HAES Parenting Fail

This morning, my kids woke up hungry and so I fed them cereal with rice milk. Then my older son asked for some potato chips. I told him to have an apple. Then he asked for some potato chips. I told him to have a rice cake with sunflower butter on it, and I gave him a mini-lecture about macro-nutrients. He ate the rice cake and he asked for some potato chips. I told him to have a boiled egg. “ARGH!” he shouted and stomped off. “If you’re not hungry for an egg,” I called after him, “then you’re not hungry.”

Ugh. Yes, I really did say that. Once he was in his room, noisily and angrily rooting through the lego box, I started to wonder what was the big deal. Why can’t he just have some damned potato chips if he’s hungry for them? And then it dawned on me that the entire exchange we’d had was a power struggle on my part. One of the things I continue to find extremely difficult is eating normally–letting go of the notion that there are “good” foods and “bad” foods, and just generally trusting my own hunger cues. So, in my my mind, I am still unconsciously compartmentalizing the potato chips as a “bad” food which should only be enjoyed at lunchtime. Of course, as soon as he was out of the room, I couldn’t STOP thinking about those fucking potato chips and they were all I wanted to eat, even though I’d already had a cup of coffee, a bowl of cereal, and a banana.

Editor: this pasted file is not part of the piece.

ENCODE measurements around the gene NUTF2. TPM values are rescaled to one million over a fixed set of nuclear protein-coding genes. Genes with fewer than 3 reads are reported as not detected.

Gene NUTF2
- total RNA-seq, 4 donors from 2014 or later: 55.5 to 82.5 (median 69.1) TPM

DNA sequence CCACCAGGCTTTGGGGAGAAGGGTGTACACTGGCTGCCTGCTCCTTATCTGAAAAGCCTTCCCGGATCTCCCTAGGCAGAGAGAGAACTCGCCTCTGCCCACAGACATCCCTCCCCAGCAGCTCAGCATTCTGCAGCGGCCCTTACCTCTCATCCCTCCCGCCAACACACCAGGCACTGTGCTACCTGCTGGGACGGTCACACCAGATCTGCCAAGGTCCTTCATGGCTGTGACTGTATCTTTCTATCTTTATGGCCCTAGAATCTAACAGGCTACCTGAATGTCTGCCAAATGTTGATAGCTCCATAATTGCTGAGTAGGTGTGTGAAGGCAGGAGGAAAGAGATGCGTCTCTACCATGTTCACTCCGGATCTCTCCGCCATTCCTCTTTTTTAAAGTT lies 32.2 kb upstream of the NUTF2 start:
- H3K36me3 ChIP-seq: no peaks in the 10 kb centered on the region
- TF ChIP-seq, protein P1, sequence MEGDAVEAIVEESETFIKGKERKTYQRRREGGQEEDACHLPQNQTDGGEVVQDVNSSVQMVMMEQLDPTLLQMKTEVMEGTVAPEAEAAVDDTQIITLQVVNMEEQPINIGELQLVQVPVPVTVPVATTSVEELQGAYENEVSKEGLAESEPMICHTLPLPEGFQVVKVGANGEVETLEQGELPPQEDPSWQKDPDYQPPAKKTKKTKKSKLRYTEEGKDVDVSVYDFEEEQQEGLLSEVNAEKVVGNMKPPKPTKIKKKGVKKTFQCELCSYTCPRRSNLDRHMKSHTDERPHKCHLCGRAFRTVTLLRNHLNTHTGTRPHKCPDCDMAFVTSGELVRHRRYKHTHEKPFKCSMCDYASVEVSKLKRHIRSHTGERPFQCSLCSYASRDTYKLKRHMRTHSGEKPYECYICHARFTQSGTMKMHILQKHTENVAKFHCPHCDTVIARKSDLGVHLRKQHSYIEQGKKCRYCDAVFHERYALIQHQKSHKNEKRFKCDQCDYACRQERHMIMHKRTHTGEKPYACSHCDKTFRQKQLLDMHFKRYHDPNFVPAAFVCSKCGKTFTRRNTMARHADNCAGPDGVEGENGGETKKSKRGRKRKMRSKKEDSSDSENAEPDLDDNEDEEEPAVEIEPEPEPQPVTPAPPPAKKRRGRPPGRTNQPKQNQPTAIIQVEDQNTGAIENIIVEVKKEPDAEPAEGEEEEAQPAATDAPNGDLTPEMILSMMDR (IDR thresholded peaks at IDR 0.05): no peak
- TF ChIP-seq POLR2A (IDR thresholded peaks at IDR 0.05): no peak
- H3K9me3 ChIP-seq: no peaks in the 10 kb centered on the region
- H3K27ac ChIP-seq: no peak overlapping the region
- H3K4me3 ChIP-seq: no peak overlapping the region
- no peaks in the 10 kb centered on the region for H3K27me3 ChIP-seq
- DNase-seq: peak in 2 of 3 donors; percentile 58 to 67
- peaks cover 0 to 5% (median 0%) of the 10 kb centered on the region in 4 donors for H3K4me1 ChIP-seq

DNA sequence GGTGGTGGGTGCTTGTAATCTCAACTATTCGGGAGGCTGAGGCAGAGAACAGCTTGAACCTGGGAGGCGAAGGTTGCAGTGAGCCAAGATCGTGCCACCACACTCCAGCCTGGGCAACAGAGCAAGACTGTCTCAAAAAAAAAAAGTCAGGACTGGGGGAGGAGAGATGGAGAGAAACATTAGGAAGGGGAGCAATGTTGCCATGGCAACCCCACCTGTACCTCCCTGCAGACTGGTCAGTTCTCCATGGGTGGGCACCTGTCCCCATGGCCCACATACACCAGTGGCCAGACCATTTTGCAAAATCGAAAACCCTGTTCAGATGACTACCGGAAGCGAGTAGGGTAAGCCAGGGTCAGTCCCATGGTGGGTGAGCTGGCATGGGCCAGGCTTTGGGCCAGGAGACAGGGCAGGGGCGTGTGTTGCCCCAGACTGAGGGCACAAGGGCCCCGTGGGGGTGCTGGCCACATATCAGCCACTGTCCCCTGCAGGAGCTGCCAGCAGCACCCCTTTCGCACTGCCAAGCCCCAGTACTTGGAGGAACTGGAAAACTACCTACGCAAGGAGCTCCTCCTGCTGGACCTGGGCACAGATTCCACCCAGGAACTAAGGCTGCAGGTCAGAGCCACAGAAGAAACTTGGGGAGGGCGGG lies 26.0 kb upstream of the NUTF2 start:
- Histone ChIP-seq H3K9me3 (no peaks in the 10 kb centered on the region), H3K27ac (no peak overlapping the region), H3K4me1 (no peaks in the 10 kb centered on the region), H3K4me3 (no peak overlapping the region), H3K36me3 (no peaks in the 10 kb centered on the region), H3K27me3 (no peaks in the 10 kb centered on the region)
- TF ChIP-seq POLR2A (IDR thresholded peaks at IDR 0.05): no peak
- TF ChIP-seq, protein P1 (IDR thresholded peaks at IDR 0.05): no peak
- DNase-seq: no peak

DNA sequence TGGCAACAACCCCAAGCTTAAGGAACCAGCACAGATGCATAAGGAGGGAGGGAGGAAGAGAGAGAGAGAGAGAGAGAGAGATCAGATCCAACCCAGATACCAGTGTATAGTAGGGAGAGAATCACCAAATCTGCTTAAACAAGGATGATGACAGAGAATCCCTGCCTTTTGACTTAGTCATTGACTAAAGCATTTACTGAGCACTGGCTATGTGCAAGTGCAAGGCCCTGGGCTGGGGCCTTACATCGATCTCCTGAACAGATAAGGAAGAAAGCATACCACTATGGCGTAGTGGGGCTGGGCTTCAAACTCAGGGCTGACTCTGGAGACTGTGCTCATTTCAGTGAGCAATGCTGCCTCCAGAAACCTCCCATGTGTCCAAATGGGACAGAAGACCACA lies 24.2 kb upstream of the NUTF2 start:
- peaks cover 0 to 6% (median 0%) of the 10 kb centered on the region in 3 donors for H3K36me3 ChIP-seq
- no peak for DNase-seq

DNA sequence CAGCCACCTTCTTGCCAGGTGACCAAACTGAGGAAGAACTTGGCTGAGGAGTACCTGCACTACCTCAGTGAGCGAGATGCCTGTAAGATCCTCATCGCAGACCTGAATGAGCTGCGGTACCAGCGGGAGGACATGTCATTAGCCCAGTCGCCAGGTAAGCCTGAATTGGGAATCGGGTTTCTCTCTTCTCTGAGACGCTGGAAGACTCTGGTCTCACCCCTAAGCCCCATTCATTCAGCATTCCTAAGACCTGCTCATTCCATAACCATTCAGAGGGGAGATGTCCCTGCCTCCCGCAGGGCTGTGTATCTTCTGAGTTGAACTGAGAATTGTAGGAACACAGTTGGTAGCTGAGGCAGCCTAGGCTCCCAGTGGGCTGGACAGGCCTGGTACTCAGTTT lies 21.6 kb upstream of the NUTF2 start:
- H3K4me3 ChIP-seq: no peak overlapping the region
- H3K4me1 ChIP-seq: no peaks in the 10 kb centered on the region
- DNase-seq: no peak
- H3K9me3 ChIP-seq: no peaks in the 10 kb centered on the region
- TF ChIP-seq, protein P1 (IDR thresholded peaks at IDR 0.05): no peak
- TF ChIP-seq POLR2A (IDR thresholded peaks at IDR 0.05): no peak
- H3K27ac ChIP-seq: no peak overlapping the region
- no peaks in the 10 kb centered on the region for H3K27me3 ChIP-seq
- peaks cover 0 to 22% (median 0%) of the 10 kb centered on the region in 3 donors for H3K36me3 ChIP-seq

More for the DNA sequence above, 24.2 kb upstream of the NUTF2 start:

I got myself some chips and called him back to the kitchen. I told him that I’d made a huge mistake. If he’s hungry, he needs to eat, and that he’s allowed to decide for himself, within reason, (see? i’m still doing it. argh!) what he would like to eat. Of course, he was still hungry for the chips, which he ate happily with his brother.

Leaving behind a lifetime of cultural messages and 2 years of WW indoctrination is a process, but at least I was able to recognize the ridiculousness of telling an 8 year old (or any one else for that matter) that he’s not hungry.